But Abraham said, Son, remember that you in your lifetime received your good things, and likewise Lazarus evil things: but now he is comforted, and you are tormented.
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Cornelius a Lapide
But Abraham said, Song of Solomon , remember, &c. "See," says S. Chrysostom, "the kindness of the Patriarch. He calls him Song of Solomon , yet he gives no aid to him, who had deprived himself of cure." "For," adds S. Gregory of Nyssa, "because he had no pity, he is not heard. Neither Abraham nor God has compassion on his prayer."
Remember that thou . . . receivedst thy good things. Thou, when thou wast faring sumptuously, wast unwilling to bestow a thought on Lazarus, or on God, or on heaven or hell; but now call to mind thy feastings, which have led to thy condemnation.
"For," says S. Gregory (hom40), "to increase his punishment, his knowledge and memory are preserved. He knows Lazarus, whom he had despised, and remembers his brethren whom he had left, that by the sight of the glory of one, whom he had despised, and by anxiety about the punishment of those whom he had loved to no purpose, he would be the more tormented."
Thy good things. Thine, i.e. earthly things, which thou dids...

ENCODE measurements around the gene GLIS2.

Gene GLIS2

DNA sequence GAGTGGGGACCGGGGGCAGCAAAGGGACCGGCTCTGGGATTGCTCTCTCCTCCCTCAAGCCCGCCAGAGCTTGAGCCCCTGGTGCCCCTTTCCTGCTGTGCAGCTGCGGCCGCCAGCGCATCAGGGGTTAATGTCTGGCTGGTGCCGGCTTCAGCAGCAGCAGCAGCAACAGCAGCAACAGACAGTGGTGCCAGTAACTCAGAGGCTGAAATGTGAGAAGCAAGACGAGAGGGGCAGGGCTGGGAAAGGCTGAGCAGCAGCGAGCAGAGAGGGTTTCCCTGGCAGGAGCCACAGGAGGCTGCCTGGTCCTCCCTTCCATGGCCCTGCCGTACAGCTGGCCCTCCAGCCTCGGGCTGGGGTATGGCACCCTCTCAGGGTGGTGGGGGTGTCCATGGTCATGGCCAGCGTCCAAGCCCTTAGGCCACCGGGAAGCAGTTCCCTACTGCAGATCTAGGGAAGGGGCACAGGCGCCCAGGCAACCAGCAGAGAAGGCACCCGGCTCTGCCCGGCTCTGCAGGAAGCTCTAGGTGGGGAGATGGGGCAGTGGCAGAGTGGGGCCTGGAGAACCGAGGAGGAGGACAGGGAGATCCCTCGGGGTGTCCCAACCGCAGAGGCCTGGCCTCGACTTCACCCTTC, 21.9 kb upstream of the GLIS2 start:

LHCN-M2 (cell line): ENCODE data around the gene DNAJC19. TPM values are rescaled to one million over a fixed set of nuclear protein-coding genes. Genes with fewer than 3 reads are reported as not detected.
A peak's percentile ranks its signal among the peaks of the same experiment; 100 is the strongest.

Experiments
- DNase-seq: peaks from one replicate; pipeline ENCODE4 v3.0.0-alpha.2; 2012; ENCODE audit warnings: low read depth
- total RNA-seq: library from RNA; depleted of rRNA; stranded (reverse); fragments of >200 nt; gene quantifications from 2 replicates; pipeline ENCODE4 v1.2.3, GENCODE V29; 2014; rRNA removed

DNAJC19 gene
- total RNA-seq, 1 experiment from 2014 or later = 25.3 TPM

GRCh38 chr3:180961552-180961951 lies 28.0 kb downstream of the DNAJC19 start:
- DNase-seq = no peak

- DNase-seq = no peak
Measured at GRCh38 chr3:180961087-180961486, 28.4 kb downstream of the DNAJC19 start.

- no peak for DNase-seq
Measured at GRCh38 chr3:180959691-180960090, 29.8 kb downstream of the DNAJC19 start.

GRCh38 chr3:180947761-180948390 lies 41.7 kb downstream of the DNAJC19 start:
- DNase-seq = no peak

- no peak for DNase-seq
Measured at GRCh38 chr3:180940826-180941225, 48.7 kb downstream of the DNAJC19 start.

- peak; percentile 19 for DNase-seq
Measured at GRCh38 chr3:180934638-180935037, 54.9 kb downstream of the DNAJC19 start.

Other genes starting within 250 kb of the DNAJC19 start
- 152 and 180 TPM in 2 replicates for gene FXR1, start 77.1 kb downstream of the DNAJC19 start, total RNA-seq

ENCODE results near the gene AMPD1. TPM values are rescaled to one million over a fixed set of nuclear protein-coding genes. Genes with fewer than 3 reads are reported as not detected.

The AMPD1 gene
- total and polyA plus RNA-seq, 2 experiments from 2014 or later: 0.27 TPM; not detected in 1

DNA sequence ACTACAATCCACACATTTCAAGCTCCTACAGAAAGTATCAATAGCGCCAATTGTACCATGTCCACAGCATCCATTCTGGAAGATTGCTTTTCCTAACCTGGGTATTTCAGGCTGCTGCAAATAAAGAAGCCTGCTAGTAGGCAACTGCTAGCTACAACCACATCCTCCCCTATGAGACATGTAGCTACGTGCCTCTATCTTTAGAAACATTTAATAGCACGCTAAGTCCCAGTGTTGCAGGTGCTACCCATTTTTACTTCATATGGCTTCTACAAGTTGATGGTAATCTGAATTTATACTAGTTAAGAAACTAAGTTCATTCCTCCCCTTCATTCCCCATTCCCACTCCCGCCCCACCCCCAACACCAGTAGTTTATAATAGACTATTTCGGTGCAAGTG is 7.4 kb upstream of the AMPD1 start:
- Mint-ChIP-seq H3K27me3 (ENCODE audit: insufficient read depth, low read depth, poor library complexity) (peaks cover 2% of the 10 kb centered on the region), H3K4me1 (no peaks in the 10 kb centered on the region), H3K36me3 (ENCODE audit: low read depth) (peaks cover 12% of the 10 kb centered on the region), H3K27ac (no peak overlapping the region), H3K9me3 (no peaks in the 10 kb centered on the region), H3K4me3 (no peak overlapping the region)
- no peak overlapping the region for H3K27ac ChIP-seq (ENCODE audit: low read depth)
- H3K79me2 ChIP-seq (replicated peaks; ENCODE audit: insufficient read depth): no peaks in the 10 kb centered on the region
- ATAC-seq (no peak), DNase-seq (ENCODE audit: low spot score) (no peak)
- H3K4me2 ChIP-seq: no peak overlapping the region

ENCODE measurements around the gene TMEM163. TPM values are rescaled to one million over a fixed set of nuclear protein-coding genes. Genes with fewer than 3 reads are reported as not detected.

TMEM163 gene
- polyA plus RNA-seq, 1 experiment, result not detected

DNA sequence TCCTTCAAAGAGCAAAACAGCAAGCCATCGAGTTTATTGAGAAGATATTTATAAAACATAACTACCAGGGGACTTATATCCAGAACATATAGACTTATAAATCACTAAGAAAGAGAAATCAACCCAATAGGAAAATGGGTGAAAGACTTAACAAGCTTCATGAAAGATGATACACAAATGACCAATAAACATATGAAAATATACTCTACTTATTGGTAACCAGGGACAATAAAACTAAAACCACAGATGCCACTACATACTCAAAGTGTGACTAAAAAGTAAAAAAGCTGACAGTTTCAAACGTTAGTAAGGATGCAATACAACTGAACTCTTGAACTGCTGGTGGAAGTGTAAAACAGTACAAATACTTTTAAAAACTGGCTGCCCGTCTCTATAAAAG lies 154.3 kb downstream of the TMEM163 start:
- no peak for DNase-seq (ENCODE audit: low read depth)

It appears from Philo, (de Execrat. p. 9, 37 b.) that the Jews not only acknowledged the existence of souls, and their state of happiness or misery after this life, but also that the souls of the saints and patriarchs interceded with God for their descendants, and obtained from them the succour they stood in need of. (Calmet)
1. The parable about Lazarus has benefited us not a little, both rich and poor, teaching the latter to bear poverty well, and not allowing the former to think highly of their riches; but showing, by the circumstances of the case, that he is of all men to be most pitied who lives in luxury without sharing his wealth with others. Allow me again to take up the same subject; since, also, those who work in mines, wherever they see many grains of gold, there they dig again, and do not cease until they have gathered out all that can be found. Let us, therefore, proceed, and, at the place where we left off yesterday, there again recommence the discourse. It might be possible, indeed, to unfold to you the whole parable in a single day; but we do not strive to be able to depart with the feeling that we have said a great deal, but that you, having received and retained the things spoken, may be able, through this carefulness, to gain a sense of real spiritual benefit. A tender mother about to cha...